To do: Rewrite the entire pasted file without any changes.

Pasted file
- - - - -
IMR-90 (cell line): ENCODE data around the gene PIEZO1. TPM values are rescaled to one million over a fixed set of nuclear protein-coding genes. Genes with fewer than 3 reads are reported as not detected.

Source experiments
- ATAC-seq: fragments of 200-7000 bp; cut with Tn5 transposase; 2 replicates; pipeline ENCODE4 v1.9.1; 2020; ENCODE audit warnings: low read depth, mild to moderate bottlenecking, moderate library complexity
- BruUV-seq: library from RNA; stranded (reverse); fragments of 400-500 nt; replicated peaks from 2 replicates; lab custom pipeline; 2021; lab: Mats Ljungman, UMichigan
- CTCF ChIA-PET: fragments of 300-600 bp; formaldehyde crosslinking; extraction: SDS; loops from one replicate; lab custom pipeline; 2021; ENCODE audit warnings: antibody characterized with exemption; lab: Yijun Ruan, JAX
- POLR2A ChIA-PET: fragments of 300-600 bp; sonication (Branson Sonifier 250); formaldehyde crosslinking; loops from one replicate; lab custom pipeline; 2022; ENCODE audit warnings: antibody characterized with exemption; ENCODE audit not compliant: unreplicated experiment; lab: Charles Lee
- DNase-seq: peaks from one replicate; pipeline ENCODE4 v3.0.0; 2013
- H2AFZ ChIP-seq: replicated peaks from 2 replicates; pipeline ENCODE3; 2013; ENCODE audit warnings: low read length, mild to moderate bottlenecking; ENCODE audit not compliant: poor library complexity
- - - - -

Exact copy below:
IMR-90 (cell line): ENCODE data around the gene PIEZO1. TPM values are rescaled to one million over a fixed set of nuclear protein-coding genes. Genes with fewer than 3 reads are reported as not detected.

Source experiments
- ATAC-seq: fragments of 200-7000 bp; cut with Tn5 transposase; 2 replicates; pipeline ENCODE4 v1.9.1; 2020; ENCODE audit warnings: low read depth, mild to moderate bottlenecking, moderate library complexity
- BruUV-seq: library from RNA; stranded (reverse); fragments of 400-500 nt; replicated peaks from 2 replicates; lab custom pipeline; 2021; lab: Mats Ljungman, UMichigan
- CTCF ChIA-PET: fragments of 300-600 bp; formaldehyde crosslinking; extraction: SDS; loops from one replicate; lab custom pipeline; 2021; ENCODE audit warnings: antibody characterized with exemption; lab: Yijun Ruan, JAX
- POLR2A ChIA-PET: fragments of 300-600 bp; sonication (Branson Sonifier 250); formaldehyde crosslinking; loops from one replicate; lab custom pipeline; 2022; ENCODE audit warnings: antibody characterized with exemption; ENCODE audit not compliant: unreplicated experiment; lab: Charles Lee
- DNase-seq: peaks from one replicate; pipeline ENCODE4 v3.0.0; 2013
- H2AFZ ChIP-seq: replicated peaks from 2 replicates; pipeline ENCODE3; 2013; ENCODE audit warnings: low read length, mild to moderate bottlenecking; ENCODE audit not compliant: poor library complexity